BMJ open 2016 08 266(8) e011312 doi 10.1136/bmjopen-2016-011312
Genital chlamydia infection (chlamydia) is the most commonly reported sexually transmitted infection (STI) in Sweden. To guide prevention needs, we aimed to investigate factors associated with chlamydia.
A cohort of visitors aged 20-40 years at an urban STI clinic in Sweden was recruited. Behavioural data were collected using a self-administered questionnaire. Self-sampled specimens were tested for chlamydia by a DNA amplification assay. Statistically significant (p<0.05) and epidemiologically relevant covariates were entered in a multivariate Poisson model adjusted for potential confounders (age and gender). Backward stepwise elimination produced a final model. Multiple imputation was used to account for missing values. RESULTS
Out of 2814 respondents, 1436 were men with a chlamydia positivity rate of 12.6% vs 8.9% in women. Lifetime testing for chlamydia and HIV was high (82% and 60%, respectively). Factors significantly associated with chlamydia were: 20-24 years old (adjusted risk ratio (ARR)=2.10, 95% CI 1.21 to 3.65); testing reason: contact with a chlamydia case (ARR=6.55, 95% CI 4.77 to 8.98) and having symptoms (ARR=2.19, 95% CI 1.48 to 3.24); 6-10 sexual partners (ARR=1.53, 95% CI 1.06 to 2.21); last sexual activity ‘vaginal sex and oral sex and anal sex and petting’ (ARR=1.84, 95% CI 1.09 to 3.10); alcohol use before sex (ARR=1.98, 95% CI 1.10 to 3.57); men with symptoms (ARR=2.09, 95% CI 1.38 to 3.18); tested for chlamydia (ARR=0.72, 95% CI 0.55 to 0.94).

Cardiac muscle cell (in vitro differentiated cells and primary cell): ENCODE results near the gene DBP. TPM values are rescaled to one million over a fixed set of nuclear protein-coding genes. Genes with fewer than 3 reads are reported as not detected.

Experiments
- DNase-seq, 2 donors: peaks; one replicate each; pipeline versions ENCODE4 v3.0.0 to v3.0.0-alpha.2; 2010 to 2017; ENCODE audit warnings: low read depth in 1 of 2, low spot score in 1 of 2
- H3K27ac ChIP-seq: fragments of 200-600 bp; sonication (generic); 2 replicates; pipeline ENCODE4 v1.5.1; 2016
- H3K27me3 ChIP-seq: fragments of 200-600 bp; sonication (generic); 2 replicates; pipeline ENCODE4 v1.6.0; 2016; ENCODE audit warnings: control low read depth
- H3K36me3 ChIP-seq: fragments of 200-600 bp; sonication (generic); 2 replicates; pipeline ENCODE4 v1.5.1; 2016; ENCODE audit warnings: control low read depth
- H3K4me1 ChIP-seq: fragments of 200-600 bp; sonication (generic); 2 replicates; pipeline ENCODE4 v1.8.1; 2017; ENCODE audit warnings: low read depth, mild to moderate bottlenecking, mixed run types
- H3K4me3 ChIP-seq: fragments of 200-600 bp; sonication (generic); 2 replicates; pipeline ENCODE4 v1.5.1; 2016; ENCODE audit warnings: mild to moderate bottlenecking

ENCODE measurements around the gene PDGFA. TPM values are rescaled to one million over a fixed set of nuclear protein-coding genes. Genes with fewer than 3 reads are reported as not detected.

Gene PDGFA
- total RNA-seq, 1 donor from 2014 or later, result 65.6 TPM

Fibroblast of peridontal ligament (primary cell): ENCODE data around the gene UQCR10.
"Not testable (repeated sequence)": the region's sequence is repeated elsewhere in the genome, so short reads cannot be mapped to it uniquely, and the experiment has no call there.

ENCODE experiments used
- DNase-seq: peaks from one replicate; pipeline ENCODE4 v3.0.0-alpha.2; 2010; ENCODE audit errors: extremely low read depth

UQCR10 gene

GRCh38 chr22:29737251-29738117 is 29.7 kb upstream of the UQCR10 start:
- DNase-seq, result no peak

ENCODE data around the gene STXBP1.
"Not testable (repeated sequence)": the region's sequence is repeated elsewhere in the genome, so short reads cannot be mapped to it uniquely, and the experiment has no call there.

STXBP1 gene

Risk factors associated with chlamydia were consistent with previous reports in similar settings and suggest no major changes over time. Increased risk for chlamydia infection associated with high-risk behaviour (eg, alcohol use, increased number of sexual partners) supports the need for behavioural interventions in this population such as promotion of safer sex behaviour (condom use) and testing.